Wednesday, May 11, 2011

The Lost Sheep and Coin

This is a book first posted on Grace Connection, the Magazine. There is no printed edition. All 30 chapters will appear on the Wheel in the following weeks.

Chapter 9

Luke 15:1-10

Decent people avoided associating with tax collectors and sinners at the time of Jesus. Tax collectors were considered traitors because they were working for their occupiers, the Romans. They were also hated because they lined their pockets with money they "earned" by forcing people to pay more taxes than was required by Roman law. The reaction of the people when Jesus went to the home of Zacchaeus, a chief tax collector was, "He has gone in to be the guest of a man who is a sinner" (Luke 19:7). (Zacchaeus, you remember, confessed to the sin of avarice when he promised to give back fourfold to all those he had defrauded.) "Sinners" was a comprehensive term that included tax collectors and other immoral persons who did not keep the law or engaged in one of the proscribed trades such as prostitution. People then as now assumed that a person was "known" by the company he keeps.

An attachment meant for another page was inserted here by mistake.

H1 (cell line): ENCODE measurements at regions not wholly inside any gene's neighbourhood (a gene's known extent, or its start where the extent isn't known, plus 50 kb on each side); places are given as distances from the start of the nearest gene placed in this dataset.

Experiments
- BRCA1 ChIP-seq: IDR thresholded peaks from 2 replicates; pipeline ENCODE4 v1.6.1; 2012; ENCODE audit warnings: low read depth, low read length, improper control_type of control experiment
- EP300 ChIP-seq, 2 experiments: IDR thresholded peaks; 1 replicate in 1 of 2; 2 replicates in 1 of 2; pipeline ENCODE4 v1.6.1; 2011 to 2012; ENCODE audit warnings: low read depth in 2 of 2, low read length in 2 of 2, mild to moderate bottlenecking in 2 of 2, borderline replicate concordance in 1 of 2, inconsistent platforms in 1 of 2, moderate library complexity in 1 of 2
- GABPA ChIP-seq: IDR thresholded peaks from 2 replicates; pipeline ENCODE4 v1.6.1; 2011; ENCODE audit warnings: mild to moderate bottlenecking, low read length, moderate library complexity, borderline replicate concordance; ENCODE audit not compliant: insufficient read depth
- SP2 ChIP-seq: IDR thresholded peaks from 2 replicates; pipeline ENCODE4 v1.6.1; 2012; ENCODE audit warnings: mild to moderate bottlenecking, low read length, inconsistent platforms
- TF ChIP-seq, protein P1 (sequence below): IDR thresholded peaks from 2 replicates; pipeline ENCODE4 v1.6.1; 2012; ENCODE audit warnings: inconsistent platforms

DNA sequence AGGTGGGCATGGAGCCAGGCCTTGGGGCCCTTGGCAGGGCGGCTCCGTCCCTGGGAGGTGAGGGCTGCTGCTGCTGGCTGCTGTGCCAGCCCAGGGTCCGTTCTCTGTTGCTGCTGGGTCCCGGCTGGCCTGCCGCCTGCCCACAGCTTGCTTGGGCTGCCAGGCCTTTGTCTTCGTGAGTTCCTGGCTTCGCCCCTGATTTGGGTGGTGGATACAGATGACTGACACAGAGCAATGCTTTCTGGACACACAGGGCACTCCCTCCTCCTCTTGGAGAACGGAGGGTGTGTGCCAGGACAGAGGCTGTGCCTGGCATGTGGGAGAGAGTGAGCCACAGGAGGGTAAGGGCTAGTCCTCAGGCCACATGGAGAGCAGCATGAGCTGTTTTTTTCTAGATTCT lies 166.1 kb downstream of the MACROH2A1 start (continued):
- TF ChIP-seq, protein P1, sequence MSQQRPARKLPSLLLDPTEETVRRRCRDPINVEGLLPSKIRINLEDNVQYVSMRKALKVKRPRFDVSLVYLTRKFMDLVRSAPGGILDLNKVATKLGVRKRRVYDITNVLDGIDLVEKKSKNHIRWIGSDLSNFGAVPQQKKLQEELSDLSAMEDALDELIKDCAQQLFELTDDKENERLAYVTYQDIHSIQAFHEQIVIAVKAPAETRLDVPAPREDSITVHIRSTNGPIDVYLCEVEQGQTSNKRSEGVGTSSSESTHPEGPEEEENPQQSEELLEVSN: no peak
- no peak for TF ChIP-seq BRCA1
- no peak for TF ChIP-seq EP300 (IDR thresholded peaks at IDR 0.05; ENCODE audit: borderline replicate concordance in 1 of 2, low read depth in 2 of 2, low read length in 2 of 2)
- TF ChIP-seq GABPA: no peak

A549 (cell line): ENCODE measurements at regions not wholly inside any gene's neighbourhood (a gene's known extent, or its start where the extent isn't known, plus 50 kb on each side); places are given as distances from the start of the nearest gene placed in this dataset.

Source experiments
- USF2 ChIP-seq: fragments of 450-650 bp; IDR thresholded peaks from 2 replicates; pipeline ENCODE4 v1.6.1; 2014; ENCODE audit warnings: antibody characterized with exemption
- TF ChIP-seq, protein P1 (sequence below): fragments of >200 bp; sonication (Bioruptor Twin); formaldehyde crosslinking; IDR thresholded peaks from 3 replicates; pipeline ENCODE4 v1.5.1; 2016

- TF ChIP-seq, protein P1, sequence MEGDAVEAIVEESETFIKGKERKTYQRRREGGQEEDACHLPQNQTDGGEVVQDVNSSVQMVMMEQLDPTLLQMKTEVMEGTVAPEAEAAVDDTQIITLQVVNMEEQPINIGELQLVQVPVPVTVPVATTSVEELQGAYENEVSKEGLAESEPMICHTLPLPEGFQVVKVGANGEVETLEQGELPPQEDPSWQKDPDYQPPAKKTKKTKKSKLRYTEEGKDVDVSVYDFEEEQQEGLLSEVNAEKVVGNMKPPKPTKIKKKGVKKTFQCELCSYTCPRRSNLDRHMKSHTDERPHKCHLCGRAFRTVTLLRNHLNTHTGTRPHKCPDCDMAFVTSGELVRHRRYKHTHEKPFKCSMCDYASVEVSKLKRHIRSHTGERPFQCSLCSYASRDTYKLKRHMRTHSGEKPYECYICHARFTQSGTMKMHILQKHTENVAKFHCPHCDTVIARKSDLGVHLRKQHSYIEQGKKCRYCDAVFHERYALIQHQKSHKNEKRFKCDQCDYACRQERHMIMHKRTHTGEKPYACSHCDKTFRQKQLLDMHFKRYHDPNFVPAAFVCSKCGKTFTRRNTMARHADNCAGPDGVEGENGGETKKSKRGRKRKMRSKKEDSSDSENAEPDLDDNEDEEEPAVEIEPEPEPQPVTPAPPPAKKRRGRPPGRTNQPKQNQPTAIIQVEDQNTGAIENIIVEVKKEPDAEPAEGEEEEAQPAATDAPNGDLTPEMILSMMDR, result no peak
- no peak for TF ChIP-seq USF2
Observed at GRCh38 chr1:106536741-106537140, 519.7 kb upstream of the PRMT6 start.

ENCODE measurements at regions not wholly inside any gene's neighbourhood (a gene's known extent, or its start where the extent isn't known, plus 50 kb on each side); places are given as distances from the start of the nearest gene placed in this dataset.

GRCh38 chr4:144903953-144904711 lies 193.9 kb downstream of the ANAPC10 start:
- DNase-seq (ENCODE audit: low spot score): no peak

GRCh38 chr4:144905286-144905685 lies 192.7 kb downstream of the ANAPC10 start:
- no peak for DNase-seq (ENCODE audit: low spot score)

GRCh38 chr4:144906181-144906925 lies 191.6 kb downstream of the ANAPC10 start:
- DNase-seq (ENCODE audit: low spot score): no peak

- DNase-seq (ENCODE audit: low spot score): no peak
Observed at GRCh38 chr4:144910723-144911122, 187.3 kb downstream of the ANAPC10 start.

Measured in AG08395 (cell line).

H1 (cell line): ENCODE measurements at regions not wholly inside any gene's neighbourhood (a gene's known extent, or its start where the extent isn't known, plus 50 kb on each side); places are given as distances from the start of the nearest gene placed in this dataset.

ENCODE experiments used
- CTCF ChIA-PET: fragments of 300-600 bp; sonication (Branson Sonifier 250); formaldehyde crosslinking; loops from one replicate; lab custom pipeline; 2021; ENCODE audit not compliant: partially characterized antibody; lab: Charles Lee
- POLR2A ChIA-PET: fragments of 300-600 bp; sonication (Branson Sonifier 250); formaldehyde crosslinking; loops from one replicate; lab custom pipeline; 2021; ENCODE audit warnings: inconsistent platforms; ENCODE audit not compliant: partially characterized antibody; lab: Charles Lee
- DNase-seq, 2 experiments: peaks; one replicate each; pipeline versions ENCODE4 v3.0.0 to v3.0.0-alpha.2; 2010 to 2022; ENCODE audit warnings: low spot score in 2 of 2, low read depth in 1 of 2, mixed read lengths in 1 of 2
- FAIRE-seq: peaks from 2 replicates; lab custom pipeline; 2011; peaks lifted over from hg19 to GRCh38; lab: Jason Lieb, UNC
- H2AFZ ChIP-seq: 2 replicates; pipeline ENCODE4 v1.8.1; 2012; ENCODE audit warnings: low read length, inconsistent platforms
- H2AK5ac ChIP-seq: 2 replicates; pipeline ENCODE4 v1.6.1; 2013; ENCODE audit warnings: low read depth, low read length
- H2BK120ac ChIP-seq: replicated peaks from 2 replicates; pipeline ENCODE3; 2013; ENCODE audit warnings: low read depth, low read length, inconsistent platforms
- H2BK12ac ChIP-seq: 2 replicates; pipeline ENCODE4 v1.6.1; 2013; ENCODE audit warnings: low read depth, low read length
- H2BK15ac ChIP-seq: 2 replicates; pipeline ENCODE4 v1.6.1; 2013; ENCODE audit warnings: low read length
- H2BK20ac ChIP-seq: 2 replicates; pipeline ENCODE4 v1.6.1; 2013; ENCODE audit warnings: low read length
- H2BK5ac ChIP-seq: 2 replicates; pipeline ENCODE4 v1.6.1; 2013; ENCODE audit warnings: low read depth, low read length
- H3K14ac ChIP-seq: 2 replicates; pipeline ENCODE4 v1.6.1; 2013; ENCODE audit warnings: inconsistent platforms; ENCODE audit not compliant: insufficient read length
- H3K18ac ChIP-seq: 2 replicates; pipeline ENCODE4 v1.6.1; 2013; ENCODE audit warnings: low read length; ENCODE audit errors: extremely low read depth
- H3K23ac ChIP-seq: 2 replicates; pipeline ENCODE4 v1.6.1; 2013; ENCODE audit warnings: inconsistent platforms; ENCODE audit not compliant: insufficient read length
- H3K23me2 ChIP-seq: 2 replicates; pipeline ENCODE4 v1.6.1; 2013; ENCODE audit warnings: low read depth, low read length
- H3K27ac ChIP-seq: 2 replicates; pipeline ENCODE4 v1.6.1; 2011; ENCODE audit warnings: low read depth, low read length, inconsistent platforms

Read more at Adventist Perspective.


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